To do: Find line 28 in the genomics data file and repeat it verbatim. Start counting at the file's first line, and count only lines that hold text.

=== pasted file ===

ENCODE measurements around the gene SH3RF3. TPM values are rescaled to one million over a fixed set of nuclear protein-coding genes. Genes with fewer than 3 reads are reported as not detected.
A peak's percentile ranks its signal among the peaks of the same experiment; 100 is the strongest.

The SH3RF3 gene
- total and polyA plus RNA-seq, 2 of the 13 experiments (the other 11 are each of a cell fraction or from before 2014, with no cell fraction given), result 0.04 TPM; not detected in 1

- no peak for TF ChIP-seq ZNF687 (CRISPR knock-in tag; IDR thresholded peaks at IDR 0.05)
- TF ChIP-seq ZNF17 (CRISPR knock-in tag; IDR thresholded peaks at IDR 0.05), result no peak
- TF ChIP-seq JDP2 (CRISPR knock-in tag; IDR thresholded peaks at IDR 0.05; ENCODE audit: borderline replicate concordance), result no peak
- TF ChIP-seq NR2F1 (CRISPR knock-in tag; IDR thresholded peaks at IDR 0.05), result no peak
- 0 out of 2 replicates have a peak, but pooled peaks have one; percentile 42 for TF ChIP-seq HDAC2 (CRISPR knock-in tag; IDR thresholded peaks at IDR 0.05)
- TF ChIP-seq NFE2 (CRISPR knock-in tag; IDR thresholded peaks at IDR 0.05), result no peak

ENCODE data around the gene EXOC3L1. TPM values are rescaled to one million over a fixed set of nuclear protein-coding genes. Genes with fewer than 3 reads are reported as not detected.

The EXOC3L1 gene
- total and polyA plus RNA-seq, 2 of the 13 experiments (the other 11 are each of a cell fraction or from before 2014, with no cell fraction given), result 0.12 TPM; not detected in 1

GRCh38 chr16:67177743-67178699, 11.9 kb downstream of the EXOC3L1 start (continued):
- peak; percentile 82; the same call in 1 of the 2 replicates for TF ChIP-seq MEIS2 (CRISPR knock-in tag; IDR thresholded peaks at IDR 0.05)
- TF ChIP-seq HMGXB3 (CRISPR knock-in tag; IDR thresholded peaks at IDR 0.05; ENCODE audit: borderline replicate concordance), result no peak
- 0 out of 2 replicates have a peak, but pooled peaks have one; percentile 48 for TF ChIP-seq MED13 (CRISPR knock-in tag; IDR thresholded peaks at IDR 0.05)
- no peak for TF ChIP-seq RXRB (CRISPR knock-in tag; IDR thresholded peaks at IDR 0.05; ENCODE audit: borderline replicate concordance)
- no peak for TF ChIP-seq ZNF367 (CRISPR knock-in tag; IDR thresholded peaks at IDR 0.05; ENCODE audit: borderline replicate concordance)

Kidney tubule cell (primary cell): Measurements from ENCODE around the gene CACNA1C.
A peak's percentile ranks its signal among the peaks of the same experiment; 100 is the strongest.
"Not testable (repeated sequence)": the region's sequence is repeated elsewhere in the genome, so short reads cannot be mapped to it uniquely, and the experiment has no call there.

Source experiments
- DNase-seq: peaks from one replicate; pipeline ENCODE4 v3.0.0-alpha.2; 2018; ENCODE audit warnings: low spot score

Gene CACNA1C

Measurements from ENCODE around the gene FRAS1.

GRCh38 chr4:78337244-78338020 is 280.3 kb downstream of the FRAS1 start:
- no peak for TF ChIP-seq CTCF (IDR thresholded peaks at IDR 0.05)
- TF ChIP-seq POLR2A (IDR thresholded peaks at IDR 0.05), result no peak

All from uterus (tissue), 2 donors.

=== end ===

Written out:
- no peak for TF ChIP-seq CTCF (IDR thresholded peaks at IDR 0.05)